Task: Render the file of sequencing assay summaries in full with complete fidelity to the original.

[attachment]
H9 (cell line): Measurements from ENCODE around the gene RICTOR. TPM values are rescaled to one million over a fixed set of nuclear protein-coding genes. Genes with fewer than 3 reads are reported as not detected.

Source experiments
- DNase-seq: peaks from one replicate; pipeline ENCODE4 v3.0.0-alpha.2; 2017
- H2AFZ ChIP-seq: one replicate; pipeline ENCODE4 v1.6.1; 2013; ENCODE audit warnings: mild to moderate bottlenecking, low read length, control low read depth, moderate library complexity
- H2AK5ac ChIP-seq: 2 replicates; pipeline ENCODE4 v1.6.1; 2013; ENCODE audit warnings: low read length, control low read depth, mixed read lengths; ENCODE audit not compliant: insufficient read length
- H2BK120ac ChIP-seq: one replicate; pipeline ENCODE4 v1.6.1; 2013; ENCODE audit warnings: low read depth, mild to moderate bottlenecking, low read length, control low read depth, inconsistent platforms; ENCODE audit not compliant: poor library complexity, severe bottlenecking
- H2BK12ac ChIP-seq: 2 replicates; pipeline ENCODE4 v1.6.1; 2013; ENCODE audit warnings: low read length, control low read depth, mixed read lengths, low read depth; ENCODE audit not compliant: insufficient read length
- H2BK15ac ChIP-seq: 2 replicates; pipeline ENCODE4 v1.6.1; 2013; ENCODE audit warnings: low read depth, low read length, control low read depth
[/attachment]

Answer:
H9 (cell line): Measurements from ENCODE around the gene RICTOR. TPM values are rescaled to one million over a fixed set of nuclear protein-coding genes. Genes with fewer than 3 reads are reported as not detected.

Source experiments
- DNase-seq: peaks from one replicate; pipeline ENCODE4 v3.0.0-alpha.2; 2017
- H2AFZ ChIP-seq: one replicate; pipeline ENCODE4 v1.6.1; 2013; ENCODE audit warnings: mild to moderate bottlenecking, low read length, control low read depth, moderate library complexity
- H2AK5ac ChIP-seq: 2 replicates; pipeline ENCODE4 v1.6.1; 2013; ENCODE audit warnings: low read length, control low read depth, mixed read lengths; ENCODE audit not compliant: insufficient read length
- H2BK120ac ChIP-seq: one replicate; pipeline ENCODE4 v1.6.1; 2013; ENCODE audit warnings: low read depth, mild to moderate bottlenecking, low read length, control low read depth, inconsistent platforms; ENCODE audit not compliant: poor library complexity, severe bottlenecking
- H2BK12ac ChIP-seq: 2 replicates; pipeline ENCODE4 v1.6.1; 2013; ENCODE audit warnings: low read length, control low read depth, mixed read lengths, low read depth; ENCODE audit not compliant: insufficient read length
- H2BK15ac ChIP-seq: 2 replicates; pipeline ENCODE4 v1.6.1; 2013; ENCODE audit warnings: low read depth, low read length, control low read depth